Except that doesn't apply to tractors

.

It applies perfectly to tractors. Yes, the formula/time thing was just a typo/brain fart, I fixed it, thanks for pointing it out.

As for the rest, yes, HP is a calculation, which is what I said. You only measure torque under load and convert it. HP is typically measured at the engine crank, and the torque multiplication happens after that. So the engine output is separate from what you end up with in your final drive, which is up to the transmission and axles (or PTO gears).

You ever notice how a torque curve is usually pretty flat but the HP curve starts low, climbs and then drops off?

This is a HP and torque curve for an International DT466:

Note that the torque output is almost constant through most of the RPM range, except very low idle and towards the end when the engine can no longer keep up.

If you check JD engine specs for a 2032R (gen 2), you will see that its max HP is 30.7 at 2500 RPM. At this RPM, the rated engine speed, it produces 64.2 lb ft of torque.

But...its maximum torque is 77.4 lb ft, and that is produced at 1625 RPM.

What that tells you, based on what I said in my original comment, is that this engine produces a certain amount of torque, which increases slightly as the RPMs go up and then starts to taper off as the revs continue to climb. At some point, you reach the point at which the engine produces the most power, which is not always or usually the most torque. In fact, as evidenced by the 2032R (and 38R and I think most or even all other tractors), the torque the engine produces actually drops off after a certain RMP, but the power continues to climb (e.g. 2032R, torque tops out at 1625 RPM, then drops steadily until 2500 RPM, past which point it drops off rapidly). So even though the engine is making less torque at higher RPMs, it is producing more HP because it is applying that torque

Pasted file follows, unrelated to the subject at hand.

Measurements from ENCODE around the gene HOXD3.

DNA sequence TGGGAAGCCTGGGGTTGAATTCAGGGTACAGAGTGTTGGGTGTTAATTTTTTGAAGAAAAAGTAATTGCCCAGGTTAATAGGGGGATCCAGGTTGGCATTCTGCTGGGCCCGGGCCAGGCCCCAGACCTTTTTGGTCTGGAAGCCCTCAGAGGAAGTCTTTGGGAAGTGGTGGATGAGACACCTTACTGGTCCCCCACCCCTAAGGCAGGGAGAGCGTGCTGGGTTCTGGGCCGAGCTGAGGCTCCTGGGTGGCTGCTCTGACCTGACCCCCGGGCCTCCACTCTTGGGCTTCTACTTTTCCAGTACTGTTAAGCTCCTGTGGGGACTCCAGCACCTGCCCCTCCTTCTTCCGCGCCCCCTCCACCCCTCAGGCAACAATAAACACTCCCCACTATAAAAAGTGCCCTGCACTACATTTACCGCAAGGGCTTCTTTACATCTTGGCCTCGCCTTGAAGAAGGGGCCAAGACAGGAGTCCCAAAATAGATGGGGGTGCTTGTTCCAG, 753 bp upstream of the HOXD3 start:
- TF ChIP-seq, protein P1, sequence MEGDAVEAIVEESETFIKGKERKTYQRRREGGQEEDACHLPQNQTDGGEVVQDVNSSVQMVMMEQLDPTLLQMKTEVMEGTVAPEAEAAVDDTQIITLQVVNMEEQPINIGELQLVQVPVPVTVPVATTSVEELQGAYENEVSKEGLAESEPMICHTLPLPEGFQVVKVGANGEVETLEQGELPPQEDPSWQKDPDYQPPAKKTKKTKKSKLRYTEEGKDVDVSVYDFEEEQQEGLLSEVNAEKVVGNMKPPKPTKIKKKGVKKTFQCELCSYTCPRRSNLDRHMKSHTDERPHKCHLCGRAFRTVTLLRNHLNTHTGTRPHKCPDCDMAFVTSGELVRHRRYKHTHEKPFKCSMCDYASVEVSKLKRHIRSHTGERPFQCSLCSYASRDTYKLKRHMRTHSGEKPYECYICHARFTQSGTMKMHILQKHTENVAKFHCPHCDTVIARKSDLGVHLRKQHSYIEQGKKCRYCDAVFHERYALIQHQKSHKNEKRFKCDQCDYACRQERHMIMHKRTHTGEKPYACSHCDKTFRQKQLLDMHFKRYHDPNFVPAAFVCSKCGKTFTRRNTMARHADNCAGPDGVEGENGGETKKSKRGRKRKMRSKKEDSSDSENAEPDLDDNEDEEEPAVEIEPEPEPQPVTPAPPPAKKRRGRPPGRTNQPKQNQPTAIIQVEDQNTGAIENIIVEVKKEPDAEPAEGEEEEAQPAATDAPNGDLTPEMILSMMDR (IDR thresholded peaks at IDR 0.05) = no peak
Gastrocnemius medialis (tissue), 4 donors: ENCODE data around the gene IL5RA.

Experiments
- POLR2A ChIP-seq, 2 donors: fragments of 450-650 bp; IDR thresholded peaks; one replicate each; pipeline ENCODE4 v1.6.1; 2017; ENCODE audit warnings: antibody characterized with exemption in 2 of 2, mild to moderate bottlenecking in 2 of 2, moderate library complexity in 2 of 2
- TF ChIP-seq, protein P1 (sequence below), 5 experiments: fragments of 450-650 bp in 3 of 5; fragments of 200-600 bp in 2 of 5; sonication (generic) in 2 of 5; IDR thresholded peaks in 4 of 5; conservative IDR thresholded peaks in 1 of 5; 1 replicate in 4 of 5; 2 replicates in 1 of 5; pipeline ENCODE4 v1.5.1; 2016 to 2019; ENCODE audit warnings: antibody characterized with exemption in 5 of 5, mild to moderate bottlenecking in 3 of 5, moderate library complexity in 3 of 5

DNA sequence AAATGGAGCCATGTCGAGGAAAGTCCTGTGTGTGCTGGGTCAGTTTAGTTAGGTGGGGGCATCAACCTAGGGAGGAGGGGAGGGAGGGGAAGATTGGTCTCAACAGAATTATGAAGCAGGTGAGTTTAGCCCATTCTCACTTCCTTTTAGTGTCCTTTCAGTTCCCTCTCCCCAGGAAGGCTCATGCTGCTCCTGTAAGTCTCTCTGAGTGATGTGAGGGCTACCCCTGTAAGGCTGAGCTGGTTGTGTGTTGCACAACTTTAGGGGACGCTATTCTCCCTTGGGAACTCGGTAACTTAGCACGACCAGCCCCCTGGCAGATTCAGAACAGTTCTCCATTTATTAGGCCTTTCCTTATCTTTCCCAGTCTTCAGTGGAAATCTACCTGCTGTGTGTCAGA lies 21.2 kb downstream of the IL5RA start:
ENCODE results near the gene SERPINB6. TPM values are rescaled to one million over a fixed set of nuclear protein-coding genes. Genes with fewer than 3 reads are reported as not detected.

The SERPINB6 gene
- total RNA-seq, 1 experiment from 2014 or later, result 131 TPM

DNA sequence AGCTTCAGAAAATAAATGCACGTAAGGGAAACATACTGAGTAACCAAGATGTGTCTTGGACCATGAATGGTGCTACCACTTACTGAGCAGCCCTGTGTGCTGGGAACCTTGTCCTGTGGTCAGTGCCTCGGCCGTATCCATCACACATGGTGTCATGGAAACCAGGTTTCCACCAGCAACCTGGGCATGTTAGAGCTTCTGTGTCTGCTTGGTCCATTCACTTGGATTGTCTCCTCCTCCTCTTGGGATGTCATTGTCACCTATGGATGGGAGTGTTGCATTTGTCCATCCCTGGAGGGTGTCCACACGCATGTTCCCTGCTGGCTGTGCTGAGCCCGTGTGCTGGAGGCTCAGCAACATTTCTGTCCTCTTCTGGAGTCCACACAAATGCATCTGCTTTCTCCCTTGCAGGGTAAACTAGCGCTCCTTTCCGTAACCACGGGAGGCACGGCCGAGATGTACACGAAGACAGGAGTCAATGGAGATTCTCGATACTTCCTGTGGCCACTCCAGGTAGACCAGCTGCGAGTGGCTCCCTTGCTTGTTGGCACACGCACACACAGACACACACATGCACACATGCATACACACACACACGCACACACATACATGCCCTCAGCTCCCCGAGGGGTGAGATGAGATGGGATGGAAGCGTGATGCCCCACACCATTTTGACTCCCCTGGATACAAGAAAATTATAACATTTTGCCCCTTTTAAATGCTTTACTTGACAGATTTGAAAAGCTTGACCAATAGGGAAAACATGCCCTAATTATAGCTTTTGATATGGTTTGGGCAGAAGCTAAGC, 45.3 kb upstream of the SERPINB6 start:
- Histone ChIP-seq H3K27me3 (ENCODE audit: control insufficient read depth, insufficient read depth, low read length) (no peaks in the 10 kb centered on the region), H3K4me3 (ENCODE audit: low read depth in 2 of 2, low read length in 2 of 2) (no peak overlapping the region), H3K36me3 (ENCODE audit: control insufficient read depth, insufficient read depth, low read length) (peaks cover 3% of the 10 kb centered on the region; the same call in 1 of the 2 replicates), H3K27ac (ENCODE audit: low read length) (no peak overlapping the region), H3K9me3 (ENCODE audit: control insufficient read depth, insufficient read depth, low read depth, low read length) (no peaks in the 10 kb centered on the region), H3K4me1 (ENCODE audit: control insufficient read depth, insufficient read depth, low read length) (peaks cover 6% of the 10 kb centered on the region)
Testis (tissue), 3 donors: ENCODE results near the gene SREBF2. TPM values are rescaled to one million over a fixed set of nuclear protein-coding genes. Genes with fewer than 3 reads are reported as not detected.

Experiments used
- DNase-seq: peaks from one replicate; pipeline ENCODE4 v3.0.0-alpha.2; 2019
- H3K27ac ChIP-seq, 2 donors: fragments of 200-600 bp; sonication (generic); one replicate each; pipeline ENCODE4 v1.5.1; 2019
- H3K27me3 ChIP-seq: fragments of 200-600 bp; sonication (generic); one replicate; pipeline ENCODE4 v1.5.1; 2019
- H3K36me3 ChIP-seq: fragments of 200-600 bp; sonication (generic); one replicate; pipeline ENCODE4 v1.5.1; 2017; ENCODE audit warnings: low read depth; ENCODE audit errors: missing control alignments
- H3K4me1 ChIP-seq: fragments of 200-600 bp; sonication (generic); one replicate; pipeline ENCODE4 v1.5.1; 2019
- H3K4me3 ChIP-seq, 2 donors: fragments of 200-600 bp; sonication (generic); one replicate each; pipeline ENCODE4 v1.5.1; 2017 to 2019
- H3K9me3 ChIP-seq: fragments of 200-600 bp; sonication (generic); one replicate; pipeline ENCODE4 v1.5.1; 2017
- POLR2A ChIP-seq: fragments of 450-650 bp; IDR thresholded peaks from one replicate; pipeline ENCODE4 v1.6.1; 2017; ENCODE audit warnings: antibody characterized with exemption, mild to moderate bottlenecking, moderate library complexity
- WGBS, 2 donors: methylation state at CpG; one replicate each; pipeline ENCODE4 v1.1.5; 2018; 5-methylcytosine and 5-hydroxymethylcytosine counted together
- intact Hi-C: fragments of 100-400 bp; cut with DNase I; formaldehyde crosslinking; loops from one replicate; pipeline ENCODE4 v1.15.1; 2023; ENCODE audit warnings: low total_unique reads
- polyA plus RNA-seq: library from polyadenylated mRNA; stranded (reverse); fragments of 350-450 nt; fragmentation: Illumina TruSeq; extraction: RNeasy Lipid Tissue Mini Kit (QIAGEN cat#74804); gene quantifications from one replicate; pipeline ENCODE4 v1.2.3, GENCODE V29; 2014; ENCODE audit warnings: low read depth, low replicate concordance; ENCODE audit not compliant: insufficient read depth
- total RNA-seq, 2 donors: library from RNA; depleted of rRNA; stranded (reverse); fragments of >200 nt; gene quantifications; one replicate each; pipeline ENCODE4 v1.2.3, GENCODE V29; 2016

**faster** (higher RPM). That's how you get HP, which is work over time.

Or to put it another way...

What happens when you measure is that the dyno applies a load (resistance) that the engine has to overcome. Then you increase RPMs. The result is the torque curve, which represents the maximum torque produced at every point throughout the rev range. At some point, that torque curve takes a dive because the engine doesn't have enough power to apply torque much beyond this speed. So what you have with the torque curve is a measure of the engine's ability to overcome resistance (do work) at various RPMs. Since RPMs are a measure of how fast that work is being done, that gets converted into horsepower with the above mentioned formula.

That's it. It's that simple. AFTER that, you can apply gearing (transmission) to change the final output torque at the wheels and the PTO.

Let's look at the PTO. Let's pretend for a moment that there is no parasitic loss from the hydro. With the engine spinning at its rated RPM (say the 2032R at 2500 RPM), the PTO spins at 540 RPM (or thereabouts). The engine is spinning 4.6 times faster than the PTO. This means that the PTO gearing reduces speed and amplifies torque. So you take 64.2 ft lbs of torque at 2500 RPM and reduce that to 540, which gives you almost 300 ft lbs @ 540 RPM at the PTO, which, when we run it through the formula, gives us

**the same HP** as 64 ft lbs at 2500 RPM. Now we know PTOs don't work that way, that there is a lot of loss in the hydro, but it should serve to explain how the torque amplification works. If there were no parasitic loss from the hydro at all (which is impossible) that is what you would see at the PTO.

Hope that makes sense.